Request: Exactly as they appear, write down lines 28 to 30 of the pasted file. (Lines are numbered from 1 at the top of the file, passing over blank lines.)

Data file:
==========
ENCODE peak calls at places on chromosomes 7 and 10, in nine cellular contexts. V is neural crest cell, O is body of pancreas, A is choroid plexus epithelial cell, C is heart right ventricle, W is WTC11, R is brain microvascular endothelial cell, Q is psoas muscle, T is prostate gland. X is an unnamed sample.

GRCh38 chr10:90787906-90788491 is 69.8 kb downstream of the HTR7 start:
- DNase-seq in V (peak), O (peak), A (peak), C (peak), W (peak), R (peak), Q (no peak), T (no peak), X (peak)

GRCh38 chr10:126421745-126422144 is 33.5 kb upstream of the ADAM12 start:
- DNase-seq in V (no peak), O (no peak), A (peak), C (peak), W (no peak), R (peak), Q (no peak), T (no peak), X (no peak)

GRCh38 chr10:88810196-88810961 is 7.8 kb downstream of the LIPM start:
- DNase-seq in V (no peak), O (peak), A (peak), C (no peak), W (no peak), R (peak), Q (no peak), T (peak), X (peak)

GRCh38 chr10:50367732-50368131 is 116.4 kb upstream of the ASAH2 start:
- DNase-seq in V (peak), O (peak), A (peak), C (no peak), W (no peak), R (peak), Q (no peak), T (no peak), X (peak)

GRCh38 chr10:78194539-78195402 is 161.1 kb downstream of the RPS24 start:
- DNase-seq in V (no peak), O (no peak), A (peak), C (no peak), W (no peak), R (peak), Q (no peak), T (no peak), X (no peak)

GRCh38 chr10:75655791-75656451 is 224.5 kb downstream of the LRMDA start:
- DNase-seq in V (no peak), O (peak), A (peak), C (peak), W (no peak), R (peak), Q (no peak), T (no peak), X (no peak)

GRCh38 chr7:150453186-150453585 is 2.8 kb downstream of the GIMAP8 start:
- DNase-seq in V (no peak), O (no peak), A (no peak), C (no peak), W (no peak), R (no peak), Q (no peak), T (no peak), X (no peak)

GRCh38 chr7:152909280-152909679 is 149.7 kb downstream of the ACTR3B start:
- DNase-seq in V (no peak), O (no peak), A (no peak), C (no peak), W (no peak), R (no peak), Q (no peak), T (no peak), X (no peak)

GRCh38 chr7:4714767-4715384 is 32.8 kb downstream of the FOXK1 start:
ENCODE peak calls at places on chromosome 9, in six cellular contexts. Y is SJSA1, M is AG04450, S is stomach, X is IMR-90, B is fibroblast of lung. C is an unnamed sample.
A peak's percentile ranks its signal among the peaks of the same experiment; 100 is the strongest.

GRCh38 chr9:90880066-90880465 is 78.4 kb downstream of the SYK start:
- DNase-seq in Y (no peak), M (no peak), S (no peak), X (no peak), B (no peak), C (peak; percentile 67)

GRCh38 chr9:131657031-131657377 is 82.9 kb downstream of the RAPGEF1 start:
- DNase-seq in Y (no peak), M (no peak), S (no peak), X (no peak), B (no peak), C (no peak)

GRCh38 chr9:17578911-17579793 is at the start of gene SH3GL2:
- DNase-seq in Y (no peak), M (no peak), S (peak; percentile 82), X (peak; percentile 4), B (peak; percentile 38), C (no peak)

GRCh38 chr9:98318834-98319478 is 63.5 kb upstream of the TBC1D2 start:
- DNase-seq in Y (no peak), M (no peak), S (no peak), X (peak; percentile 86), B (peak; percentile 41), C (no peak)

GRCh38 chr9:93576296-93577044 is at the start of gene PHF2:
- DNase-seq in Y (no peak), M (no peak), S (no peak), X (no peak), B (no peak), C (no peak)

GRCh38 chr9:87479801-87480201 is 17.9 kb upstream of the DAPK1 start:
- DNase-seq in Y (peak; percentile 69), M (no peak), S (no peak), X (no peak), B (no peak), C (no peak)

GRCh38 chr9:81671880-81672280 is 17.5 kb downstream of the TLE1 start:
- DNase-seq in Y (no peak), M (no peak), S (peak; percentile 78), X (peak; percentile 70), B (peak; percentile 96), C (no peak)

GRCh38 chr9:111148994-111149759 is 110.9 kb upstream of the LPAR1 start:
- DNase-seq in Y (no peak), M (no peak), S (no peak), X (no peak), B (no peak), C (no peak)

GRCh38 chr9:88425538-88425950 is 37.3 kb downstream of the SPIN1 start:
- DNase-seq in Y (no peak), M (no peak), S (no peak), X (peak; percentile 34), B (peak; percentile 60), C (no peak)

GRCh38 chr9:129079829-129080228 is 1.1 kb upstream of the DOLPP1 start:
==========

- DNase-seq in Y (no peak), M (no peak), S (no peak), X (peak; percentile 86), B (peak; percentile 41), C (no peak)

GRCh38 chr9:93576296-93577044 is at the start of gene PHF2:
- DNase-seq in Y (no peak), M (no peak), S (no peak), X (no peak), B (no peak), C (no peak)